Happy Shavu’ot and Why You Shouldn’t Have Cheesecake

I love cheesecake, myself. I’m definitely making one for tomorrow, only it’s going to be a non-dairy cheesecake. Just wanted to clarify, before diving head first into the heavy stuff 🙂

What’s Shavu’ot Anyway?

Shavu’ot or Shavuot, or if you like, in the traditional Yiddish/American weird pronunciation, Shavuos, is a Jewish holiday. Literally meaning “weeks” in Hebrew it is also known as the Festival of Weeks. I think I covered all possible Google search terms here 😉

This holiday is about two things –

1. It’s a traditional harvest festival. The focus is on wheat harvesting, but also about the first fruit and vegetables of summertime. Kibbutzim have, or used to have, huge processions for Shavuot showing off the fresh fruit and vegetables, as well as the young lambs, calves and babies born on that year.

2. It’s a celebration of being given the Torah by God, supposedly on this date some thousands of years ago. Religious Jews congregate in synagogues tonight in a prayer marathon, with the idea that heaven opens up at midnight. Or something along those lines – can’t say I’ve ever done that myself.

So, What Do We Eat on Shavu’ot?

I don’t know about gentiles, or even about Jews abroad, but here in Israel, we Jews have special foods for every occasion. Special pastries and sweets are usually the key markers of Jewish religious festivals.

Hannuka? Have a doughnut! Purim? Stuff yourself with poppyseed filled cookies (Ozen Haman)! Rosh HaShana? Just eat as much as you can on dinner and don’t forget to have some honey cake.

Ask any kid what do we have on Shavu’ot and they’ll tell you right away: cheesecake! Also, cheese and dairy puddings and if your Mom is really into it, then blintzes are on the menu as well.


Here’s the thing though – dairy products are a fairly recent addition to Shavu’ot. The holiday of harvest, remember? and of the first fruit and vegetable of the season. I checked on wikipedia and it says this on the practice of consuming dairy products on Shavuot –

One explanation for the consumption of dairy foods on this holiday is that the Israelites had not yet received the Torah, with its laws of shechita (ritual slaughtering of animals). As the food they had prepared beforehand was not in accordance with these laws, they opted to eat simple dairy meals to honor the holiday. Some say it harks back to King Solomon’s portrayal of the Torah as “honey and milk are under your tongue” (Song of Songs 4:11).

Well, I am all for having a non-meat meal for a holiday. A welcome change in the menu, as far as I’m concerned. The only problem is that it does not explain the need to consume milk-based products.

I highly suspect that the ancient Israelites ever had cheesecake. Or blintzes for that matter. A meal without meat would have been based on grains, legume, nuts, vegetables and fruit.

Wanna know where the cheesecake came from? Same place shopping for gifts entered Christmas and heart-shaped chocolates became one with St. Valentine’s Day. It’s called marketing.

The milk manufacturers (love the term, as if they were the cows) lobby is huge here. Agri-industrialists that pride themselves on using a variety of methods, including but not limited to, genetic selection, to increase milk production in cows to extremely high levels. Extreme is the key word here. Inhumane is another word. Antibiotics for injured sick over sized udders is another. Ok, key phrase there, not word, so I’ll give you hormones as another single word. Overcrowded sheds – is that one word or a phrase? How about horn amputation with no anesthesia?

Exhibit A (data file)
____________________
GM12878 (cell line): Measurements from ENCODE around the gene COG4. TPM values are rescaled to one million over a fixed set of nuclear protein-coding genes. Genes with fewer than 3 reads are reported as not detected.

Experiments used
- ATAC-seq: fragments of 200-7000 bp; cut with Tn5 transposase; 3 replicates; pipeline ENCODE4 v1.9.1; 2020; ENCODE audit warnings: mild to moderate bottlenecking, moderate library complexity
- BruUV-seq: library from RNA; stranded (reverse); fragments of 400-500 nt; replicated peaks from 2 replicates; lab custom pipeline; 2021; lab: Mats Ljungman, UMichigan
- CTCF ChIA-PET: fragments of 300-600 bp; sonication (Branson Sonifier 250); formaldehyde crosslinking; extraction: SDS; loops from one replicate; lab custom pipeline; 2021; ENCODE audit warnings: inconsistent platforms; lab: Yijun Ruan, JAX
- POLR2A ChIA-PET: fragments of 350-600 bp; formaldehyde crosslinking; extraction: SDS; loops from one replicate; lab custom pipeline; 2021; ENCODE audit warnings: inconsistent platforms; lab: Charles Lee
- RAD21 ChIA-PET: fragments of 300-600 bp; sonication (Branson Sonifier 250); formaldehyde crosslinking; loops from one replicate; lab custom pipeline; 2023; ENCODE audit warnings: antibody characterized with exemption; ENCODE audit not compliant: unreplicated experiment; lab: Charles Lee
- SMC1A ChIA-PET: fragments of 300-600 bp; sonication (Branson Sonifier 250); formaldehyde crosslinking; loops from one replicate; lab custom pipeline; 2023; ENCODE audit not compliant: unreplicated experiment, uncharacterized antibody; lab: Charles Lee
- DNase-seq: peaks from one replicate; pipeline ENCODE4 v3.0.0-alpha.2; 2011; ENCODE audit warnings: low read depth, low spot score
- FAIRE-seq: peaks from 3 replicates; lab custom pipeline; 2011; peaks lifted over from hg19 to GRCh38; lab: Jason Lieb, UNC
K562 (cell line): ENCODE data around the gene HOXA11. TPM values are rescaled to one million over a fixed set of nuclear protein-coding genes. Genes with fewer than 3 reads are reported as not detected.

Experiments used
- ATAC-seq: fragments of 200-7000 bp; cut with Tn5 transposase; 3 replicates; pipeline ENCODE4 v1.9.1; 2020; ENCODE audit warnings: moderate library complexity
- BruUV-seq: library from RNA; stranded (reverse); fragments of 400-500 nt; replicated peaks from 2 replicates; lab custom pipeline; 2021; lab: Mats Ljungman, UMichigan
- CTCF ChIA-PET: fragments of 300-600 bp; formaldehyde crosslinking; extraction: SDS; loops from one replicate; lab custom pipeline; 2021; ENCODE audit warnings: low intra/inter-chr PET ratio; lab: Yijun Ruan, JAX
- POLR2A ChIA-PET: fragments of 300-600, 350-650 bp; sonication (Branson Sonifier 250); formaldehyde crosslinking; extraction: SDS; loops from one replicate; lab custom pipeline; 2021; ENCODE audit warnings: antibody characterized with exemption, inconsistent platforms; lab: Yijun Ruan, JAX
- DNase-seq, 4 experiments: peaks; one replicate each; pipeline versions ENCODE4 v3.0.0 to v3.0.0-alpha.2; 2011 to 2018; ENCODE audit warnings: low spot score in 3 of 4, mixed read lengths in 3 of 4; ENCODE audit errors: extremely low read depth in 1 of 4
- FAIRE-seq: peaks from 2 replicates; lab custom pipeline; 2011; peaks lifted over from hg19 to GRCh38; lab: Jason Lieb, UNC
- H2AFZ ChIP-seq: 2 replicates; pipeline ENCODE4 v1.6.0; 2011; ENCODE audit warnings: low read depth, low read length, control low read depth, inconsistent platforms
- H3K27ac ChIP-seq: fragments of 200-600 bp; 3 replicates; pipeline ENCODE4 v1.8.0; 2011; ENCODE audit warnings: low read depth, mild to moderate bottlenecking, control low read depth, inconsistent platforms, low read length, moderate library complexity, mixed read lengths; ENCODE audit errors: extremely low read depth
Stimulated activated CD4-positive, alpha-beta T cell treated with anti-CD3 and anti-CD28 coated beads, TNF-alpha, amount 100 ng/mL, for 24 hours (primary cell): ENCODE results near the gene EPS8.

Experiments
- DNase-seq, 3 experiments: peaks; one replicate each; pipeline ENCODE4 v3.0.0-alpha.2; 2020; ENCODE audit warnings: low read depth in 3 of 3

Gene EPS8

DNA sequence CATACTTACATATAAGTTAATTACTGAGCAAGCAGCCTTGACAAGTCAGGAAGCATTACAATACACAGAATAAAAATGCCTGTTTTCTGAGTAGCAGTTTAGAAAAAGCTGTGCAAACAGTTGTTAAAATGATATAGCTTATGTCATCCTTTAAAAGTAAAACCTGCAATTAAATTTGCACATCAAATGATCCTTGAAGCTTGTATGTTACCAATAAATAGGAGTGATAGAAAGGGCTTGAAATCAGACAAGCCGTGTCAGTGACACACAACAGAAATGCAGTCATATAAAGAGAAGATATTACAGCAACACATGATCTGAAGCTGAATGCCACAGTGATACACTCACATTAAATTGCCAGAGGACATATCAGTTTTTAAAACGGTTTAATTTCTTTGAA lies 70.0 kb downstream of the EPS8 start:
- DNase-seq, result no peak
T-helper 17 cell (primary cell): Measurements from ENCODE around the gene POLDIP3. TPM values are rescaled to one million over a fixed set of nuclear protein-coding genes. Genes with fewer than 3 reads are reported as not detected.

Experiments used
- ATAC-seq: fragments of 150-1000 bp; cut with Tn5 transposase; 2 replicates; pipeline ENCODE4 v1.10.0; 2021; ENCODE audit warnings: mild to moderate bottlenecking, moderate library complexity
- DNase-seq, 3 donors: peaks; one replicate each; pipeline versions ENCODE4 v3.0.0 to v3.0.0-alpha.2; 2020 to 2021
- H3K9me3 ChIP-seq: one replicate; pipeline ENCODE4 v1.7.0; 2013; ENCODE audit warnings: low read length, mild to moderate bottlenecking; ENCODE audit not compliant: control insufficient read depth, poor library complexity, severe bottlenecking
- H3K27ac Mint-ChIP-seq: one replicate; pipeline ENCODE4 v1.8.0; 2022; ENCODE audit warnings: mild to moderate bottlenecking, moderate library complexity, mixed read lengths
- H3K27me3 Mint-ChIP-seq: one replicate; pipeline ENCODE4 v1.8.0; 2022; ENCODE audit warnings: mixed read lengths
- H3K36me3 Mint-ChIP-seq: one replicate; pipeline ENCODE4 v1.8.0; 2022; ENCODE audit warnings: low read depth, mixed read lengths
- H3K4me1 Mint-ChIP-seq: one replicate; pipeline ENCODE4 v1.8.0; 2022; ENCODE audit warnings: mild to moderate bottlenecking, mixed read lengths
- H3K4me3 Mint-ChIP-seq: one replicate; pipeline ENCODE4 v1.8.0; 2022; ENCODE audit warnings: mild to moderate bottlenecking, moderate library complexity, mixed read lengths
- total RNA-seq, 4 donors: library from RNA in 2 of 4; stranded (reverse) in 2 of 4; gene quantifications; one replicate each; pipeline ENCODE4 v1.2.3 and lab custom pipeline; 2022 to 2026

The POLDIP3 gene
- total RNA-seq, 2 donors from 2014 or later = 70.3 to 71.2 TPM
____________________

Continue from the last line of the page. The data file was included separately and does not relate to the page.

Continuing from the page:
But hey, who cares, as long as we can have our cheesecake!

Well, not for me this year. This year, IsraeliDad and myself are celebrating the first year of going vegan. Tomorrow, we shall have a Shavuot feast that will be entirely vegan. Cheesecake will be made of tofu cream, and dishes will focus on grains and vegetables. Back to the roots, if you like.

Hopefully, the time will come when enough people will demand better treatment for farm animals and we shall see more humane standards introduced. I don’t really care about animal rights, myself, only about animal welfare. Cows should receive the same consideration of pain and stress as our cats and dogs. That’s all. When that happens, I’ll be glad to go back to a real cheesecake.

Happy Shavuot everyone!

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5 Responses to Happy Shavu’ot and Why You Shouldn’t Have Cheesecake

  1. Kate C says:

    Happy Shavuot! Last fall we visited some friends in Sante Fe, New Mexico, and went out to eat at a raw foods/vegan restaurant. They made the most fantastic almond “cheesecake,” but it was not only vegan, it was also raw! It was made of a blend of nuts and oils that had never been cooked! It was REALLY good. I think, better than regular cheesecake.

    • IsraeliMom says:

      I would LOVE trying something like that out. I wonder if we can get the kids to “suffer” through a visit to a vegan raw restaurant. I don’t suppose they have fries there? 😉

  2. kailani says:

    An excuse to eat cheesecake? Shavu’ot sounds like my kind of holiday!

  3. Happy Shavu’ot! Is that how you greet someone during this festival? Anyway, Israel indeed has a lot of feasts and holidays. I know there is an Asian country that celebrates as much feasts and holidays (related to religion as well) all year round. It can be quite overwhelming at first but I got used to it. 🙂
    .-= Bleka tänderna´s last blog ..Tandblekning Hemma =-.